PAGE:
HomeWorldSweden says Nord Stream pipeline sabotaged, finds traces of explosives

Sweden says Nord Stream pipeline sabotaged, finds traces of explosives

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BRUSSELS — The mysterious explosions in September that hit the Nord Stream gas pipelines built to carry Russian natural gas to Europe were caused by “gross sabotage” and investigators found traces of explosives, Swedish authorities said on Friday.

In a pronunciation, prosecutor Mats Ljungqvist said the probe conducted at the Baltic Sea site revealed several foreign objects. Also the Swedish security service said Friday that “explosive residue was found on some of the seized and analyzed foreign items”.

But the statements failed to address the main question of the months-old mystery of the blasts that rocked the continent: how the explosives were placed on the underwater pipelines and who might be responsible.

European leaders blame Russian ‘sabotage’ after Nord Stream explosions

The prosecutor’s office said the ongoing investigation will determine whether any suspects will be identified, while the security service said “the advanced analysis work is still ongoing – the aim is to draw more definitive conclusions.”

The explosions in late September shook a major pipeline carrying natural gas from Russia to Europe at a time when Moscow is using energy as leverage in retaliation for Western sanctions over the Kremlin’s war in Ukraine.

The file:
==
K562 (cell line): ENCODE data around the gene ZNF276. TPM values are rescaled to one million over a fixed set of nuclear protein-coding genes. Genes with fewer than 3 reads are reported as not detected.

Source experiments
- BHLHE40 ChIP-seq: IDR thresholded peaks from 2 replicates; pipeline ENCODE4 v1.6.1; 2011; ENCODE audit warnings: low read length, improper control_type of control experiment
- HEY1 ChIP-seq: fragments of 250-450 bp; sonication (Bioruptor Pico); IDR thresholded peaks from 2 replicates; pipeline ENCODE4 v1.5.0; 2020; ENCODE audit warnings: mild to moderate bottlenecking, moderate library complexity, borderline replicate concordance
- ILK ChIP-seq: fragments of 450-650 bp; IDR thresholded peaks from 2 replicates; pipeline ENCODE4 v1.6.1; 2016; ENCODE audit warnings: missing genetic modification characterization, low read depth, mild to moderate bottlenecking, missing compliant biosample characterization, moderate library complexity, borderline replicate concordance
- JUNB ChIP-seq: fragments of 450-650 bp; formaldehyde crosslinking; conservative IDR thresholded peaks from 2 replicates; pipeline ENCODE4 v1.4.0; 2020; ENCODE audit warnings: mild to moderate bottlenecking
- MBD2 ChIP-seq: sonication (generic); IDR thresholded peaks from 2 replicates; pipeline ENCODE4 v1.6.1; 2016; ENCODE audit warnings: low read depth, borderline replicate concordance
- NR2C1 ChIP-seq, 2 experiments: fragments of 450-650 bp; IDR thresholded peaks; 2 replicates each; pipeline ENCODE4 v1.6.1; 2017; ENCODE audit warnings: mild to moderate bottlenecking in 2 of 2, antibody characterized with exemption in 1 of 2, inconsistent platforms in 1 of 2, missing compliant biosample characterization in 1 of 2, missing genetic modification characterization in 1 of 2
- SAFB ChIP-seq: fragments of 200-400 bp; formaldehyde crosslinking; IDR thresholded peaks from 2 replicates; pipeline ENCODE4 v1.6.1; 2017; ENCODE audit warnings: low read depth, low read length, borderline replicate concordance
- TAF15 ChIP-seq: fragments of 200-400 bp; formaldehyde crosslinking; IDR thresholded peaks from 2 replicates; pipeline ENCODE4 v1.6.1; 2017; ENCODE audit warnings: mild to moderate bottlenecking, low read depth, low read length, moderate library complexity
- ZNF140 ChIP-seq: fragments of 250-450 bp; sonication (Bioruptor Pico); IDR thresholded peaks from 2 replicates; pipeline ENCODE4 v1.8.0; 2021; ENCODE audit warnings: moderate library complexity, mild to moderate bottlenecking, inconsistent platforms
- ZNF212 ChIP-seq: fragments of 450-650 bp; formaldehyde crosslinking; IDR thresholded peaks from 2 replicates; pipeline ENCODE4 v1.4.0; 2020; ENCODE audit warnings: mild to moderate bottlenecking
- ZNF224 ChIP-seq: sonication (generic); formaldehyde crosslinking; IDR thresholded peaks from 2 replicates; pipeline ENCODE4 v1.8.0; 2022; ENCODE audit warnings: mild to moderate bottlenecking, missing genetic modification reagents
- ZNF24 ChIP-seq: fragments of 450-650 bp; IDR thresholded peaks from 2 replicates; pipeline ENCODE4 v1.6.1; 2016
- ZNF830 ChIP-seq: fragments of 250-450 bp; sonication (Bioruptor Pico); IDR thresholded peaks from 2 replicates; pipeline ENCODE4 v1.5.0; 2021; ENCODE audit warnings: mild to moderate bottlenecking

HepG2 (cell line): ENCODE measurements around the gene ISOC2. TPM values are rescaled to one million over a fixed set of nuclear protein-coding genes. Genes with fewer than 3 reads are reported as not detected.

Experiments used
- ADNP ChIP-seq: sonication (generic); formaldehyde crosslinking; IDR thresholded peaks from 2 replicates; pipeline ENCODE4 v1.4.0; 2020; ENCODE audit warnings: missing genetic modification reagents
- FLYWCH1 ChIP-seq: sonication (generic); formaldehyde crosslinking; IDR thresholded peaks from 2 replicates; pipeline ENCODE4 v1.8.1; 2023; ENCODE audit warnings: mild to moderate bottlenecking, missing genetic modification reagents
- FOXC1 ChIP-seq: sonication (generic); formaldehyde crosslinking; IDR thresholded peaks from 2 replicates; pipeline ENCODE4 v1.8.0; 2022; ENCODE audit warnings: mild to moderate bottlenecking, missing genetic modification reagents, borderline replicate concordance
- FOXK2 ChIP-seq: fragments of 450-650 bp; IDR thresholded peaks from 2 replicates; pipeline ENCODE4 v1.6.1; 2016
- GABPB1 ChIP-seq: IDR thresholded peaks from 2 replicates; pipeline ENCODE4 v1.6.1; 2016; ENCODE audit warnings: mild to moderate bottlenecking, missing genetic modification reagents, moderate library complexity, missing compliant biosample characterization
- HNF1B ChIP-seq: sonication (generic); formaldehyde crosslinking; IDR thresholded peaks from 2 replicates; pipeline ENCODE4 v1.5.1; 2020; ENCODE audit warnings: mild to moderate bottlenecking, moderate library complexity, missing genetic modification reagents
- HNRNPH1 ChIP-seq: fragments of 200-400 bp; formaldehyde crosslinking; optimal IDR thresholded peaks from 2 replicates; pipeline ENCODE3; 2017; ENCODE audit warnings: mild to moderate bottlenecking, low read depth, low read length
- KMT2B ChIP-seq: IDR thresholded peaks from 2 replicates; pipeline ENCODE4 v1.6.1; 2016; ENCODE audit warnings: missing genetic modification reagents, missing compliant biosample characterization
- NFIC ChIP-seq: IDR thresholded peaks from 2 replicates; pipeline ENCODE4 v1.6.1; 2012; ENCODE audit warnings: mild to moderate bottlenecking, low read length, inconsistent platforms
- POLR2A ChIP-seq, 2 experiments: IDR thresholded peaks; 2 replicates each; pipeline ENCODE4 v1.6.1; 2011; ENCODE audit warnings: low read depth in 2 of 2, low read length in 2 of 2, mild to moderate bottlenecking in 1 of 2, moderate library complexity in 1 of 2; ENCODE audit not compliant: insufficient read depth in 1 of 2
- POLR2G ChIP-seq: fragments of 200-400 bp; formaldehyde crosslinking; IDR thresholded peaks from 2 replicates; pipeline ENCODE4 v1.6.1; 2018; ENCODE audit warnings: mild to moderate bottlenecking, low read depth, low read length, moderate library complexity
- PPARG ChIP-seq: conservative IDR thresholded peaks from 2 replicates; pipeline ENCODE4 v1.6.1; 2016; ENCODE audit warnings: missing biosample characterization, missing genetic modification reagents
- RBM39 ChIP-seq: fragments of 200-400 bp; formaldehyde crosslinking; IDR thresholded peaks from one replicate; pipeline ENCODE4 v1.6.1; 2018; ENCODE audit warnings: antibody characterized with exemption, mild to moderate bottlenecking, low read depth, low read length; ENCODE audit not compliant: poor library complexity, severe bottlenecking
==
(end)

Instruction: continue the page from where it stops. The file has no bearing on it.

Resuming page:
European officials were quick to call the incident “sabotage” and some have blamed Russia, although multiple investigations are underway, with Danish and German authorities also collecting evidence.

“These are deliberate actions, not an accident,” said Danish Prime Minister Mette Frederiksen told reporters September 27 shortly after the explosions. “The situation is as serious as it gets.”

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Russia denied responsibility. The Kremlin is “extremely concerned,” spokesman Dmitry Peskov said the same day.

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Although the explosions initially raised fears of shortages, the impact on European supply was limited, especially as the European Union had already started phasing out Russian energy.

The energy crisis forced European countries to build up reserves and look for alternative sources of supply for the winter, when Russia cut power and energy prices rose. Since the pipeline explosions, EU countries have also rushed to tighten security around key infrastructure and boost naval operations.

Damage from the explosions affected part of Nord Stream 1, a major route for Russian natural gas to Germany, Poland and other European countries.

Russia the gas flow stopped via Nord Stream 1 earlier this year, citing technical difficulties as European leaders accused Moscow of “blackmailing” countries that have sent weapons to Ukraine to fend off Russian troops.

Another leak was part of the newer Nord Stream 2 pipeline project, which Germany froze earlier in the conflict shortly before the pipeline was due to go online.

Francis reported from London. Helier Cheung contributed to this report.

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